Since the announcement of the proposed financial assistance package, 187 homeowners (with 84 claims) have 'stopped the clock' by applying for an assessment (at 30 June). Most of the claims are for stand-alone houses with six of the claims relating to apartment or townhouse complexes of two or more homes (109 homes).

The majority of the new claims are for homes in Auckland (121 homes) with North Shore (25 homes), Christchurch (six homes), Wellington (five homes) and Rodney (five homes) also having significant number of claims. Other local authority areas have received fewer than five claims each.


Further information

For more information go to www.dbh.govt.nz or phone 0800 116 926.


Options while repairs are taking place

Repairing a single unit dwelling

You will have met a representative of Best Build Construction Ltd when we visit site prior to submitting our quotation.

When you accept the tender we will provide you with a start date and our Company Manager and Contract Manager will visit you a few weeks before this date to give you an outline of what to expect and answer any questions.


Should I stay or should I go now?

Whether you choose to stay in the property whilst repairs are underway comes down to a personal choice. The works are undoubtedly more efficient if the building is empty however you might not be able to afford to leave, or might just prefer to stay put.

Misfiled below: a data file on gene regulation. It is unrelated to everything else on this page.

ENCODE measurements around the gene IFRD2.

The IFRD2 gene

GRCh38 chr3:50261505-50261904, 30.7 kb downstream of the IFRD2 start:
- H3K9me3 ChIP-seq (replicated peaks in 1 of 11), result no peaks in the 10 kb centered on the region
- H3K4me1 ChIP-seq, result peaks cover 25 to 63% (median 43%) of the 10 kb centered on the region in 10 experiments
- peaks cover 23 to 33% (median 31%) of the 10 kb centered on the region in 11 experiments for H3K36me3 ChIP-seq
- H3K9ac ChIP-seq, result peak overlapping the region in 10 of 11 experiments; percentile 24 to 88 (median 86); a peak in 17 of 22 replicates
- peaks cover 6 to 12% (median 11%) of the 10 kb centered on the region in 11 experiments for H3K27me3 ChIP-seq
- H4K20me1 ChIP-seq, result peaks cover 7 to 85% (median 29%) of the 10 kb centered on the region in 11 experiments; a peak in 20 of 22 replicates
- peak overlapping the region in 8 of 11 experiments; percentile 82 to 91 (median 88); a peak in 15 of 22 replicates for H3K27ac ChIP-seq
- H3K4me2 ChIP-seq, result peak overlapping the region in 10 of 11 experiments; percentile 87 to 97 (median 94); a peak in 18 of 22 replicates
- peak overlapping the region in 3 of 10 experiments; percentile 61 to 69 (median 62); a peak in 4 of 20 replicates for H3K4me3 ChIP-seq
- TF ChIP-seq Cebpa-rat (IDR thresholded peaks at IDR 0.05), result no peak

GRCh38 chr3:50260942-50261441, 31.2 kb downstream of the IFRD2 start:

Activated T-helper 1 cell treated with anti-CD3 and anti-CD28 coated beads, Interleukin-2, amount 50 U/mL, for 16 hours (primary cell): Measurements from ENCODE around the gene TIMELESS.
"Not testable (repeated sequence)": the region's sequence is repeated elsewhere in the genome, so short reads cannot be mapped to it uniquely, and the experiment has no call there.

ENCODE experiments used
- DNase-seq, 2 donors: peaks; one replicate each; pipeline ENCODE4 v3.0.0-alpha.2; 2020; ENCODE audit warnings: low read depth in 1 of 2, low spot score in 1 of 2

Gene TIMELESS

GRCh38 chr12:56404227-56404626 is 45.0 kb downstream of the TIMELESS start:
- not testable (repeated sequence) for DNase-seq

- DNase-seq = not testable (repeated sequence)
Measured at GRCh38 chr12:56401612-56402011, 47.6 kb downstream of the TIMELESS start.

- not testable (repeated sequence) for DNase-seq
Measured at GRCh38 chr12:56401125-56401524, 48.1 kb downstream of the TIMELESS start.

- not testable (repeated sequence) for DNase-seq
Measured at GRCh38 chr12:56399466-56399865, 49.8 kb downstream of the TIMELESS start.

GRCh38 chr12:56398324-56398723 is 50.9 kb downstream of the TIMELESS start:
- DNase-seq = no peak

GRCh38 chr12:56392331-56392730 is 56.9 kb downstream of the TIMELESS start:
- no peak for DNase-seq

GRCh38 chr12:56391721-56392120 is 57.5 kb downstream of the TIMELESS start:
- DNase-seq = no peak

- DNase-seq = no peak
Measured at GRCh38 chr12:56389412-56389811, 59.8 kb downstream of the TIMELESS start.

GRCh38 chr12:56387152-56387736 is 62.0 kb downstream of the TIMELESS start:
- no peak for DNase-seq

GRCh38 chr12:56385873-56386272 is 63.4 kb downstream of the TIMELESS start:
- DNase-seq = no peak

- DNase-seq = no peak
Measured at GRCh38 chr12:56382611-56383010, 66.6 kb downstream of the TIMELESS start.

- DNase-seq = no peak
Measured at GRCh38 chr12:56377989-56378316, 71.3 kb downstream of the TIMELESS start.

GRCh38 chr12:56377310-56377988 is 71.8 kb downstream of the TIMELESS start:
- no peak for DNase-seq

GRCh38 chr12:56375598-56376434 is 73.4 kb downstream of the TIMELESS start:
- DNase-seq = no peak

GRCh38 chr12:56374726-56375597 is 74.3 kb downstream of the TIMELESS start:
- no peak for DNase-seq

You can expect some draughts, and dust and noise, especially during the cladding removal stage. This tends to be greater when you are at home during standard working hours of course!


Repairing a multi-unit site/tenanted property

What should I expect from Best Build Construction?

The Best Build Construction Company and/or the Contract manager will meet with your elected building committee and body corporate and outline our requirements for the contract, and answer any questions they or the other owners/tenants may have. We will outline what units will be affected, when, if it is a staged contract as well as negotiate areas in the complex site office, storage facilities and contractor car parking.

We then write to all of the occupiers of the building advising them of what to expect and introduce our tenant/occupier liaison person.

This person is charged with advising the occupier of the units of what is happening and what they can expect at certain times throughout the project and arranging access to units when required.

This is a very important part of the process as tenant retention and occupier co-operation is vital to the success of the project.


Do you have tenants?

It is our experience that it pays to be proactive with tenants. It may be better to offer them a significant rent reduction to compensate them for inconvenience, after all if they do decide to leave, it is most likely to be difficult to tenant a building that is covered in tarpaulins and scaffolding!